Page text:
Intermittent Preventive Treatment for Malaria in Patient With Sickle Cell Disease

The safety and scientific validity of this study is the responsibility of the study sponsor and investigators. Listing a study does not mean it has been evaluated by the U.S. Federal Government. Read our disclaimer for details. Identifier: NCT01319448
Recruitment Status : Completed
First Posted : March 21, 2011
Last Update Posted : March 21, 2014
Medical Research Council Unit, The Gambia
Wellcome Trust
University of Ilorin Teaching Hospital
Information provided by (Responsible Party):
London School of Hygiene and Tropical Medicine

Brief Summary:
Malaria prophylaxis is recommended for sickle cell disease patients. In Nigeria, daily proguanil or weekly pyrimethamine are the most commonly prescribed regimens, but the current policy is not effective due to poor compliance and drug resistance. Intermittent treatment with a long acting drug regimen administered under supervision at clinic visits may be more effective. The aim of this trial is to compare the tolerability and acceptability of supervised bimonthly treatment with either sulfadoxine-pyrimethamine plus amodiaquine (SP+AQ) or mefloquine plus artesunate (MQ+AS), with the daily proguanil. Two hundred and seventy patients with sickle cell disease attending the paediatric sickle cell disease clinic in Ilorin hospital who meet the eligibility criteria and have parental consent, will be randomized to one of three prophylactic regimens: daily proguanil, bimonthly sulfadoxine-pyrimethamine plus amodiaquine, or bimonthly mefloquine plus artesunate. Patients will be asked to return to clinic every two months and whenever they are sick. At enrollment, the study paediatrician will conduct a physical examination of the child, and collect a venous blood sample for a complete blood cell count and biochemical screen, determination of G6PD genotype, preparation of blood smears for malaria microscopy and a blood spot for determination of molecular markers of resistance. Four days after each clinic visit, patients will be interviewed (by phone and, for a subset, at home or in the clinic) to ask about compliance and adverse events. Participants will be followed for one year. The parents or carer will be encouraged to bring their child to the Outpatient Department clinic if the child becomes unwell. The primary outcome of the trial is tolerability, secondary outcomes are adherence to the regimen, and incidence of malaria and the number of hospitalizations over 12 months. If the bimonthly regimens are well tolerated and the preliminary data from this study are promising, a larger multicentre trial will be required to determine efficacy.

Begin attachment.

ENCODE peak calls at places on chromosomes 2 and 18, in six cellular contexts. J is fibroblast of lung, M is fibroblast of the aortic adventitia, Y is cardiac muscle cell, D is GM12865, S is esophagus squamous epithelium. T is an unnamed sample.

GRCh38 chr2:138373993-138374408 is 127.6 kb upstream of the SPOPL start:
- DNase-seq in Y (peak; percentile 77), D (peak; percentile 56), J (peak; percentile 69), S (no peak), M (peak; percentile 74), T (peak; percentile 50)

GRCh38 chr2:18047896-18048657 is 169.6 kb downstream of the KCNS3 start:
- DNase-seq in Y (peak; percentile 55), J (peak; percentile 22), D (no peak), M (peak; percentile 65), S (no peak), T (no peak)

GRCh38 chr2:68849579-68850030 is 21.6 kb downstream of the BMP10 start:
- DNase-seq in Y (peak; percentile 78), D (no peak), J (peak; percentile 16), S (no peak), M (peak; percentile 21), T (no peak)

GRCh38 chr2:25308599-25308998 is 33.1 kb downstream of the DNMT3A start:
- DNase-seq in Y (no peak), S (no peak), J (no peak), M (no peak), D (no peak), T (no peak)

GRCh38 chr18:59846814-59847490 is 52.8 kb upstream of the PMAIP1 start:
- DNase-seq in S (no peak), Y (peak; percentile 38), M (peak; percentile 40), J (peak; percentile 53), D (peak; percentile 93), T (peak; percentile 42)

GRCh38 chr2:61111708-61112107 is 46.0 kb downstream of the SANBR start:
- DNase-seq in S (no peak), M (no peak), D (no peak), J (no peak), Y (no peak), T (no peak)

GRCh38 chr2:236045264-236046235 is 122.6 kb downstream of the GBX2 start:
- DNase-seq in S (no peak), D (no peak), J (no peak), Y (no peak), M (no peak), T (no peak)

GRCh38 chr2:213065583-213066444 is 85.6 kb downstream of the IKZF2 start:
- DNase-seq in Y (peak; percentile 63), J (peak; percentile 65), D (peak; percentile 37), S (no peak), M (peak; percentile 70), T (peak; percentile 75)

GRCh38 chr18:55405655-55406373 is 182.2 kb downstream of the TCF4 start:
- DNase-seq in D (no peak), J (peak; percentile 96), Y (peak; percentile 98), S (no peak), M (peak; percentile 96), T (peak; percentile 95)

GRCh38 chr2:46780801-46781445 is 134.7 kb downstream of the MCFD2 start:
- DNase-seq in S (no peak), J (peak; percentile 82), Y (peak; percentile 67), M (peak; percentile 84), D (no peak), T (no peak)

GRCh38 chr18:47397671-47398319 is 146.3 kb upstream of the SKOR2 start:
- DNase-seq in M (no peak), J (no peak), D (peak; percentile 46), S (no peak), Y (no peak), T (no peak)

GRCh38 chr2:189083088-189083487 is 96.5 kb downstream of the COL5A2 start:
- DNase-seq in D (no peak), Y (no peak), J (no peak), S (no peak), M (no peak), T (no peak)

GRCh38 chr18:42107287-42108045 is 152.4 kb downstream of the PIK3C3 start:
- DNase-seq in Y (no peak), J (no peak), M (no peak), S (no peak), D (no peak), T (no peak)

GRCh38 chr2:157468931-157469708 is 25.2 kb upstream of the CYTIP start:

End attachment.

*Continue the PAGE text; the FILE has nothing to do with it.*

Condition or disease Intervention/treatment Phase
Malaria Sickle Cell Crisis Drug: Proguanil Drug: mefloquine plus artesunate Drug: Sulfadoxine-pyrimethamine plus amodiaquine Phase 1 Phase 2

Study Type : Interventional  (Clinical Trial)
Actual Enrollment : 270 participants
Allocation: Randomized
Intervention Model: Parallel Assignment
Masking: None (Open Label)
Primary Purpose: Prevention
Official Title: Safety and Tolerability of Bi-monthly Intermittent Preventive Treatment With Mefloquine-Artesunate or Sulfadoxine-Pyrimethamine Plus Amodiaquine for Prevention of Malaria and Related Complications in Patients With Sickle Cell Anaemia.
Study Start Date : September 2011
Actual Primary Completion Date : April 2013
Actual Study Completion Date : April 2013

Arm Intervention/treatment
Active Comparator: Daily proguanil
Standard policy of a supply of proguanil tablets to be taken daily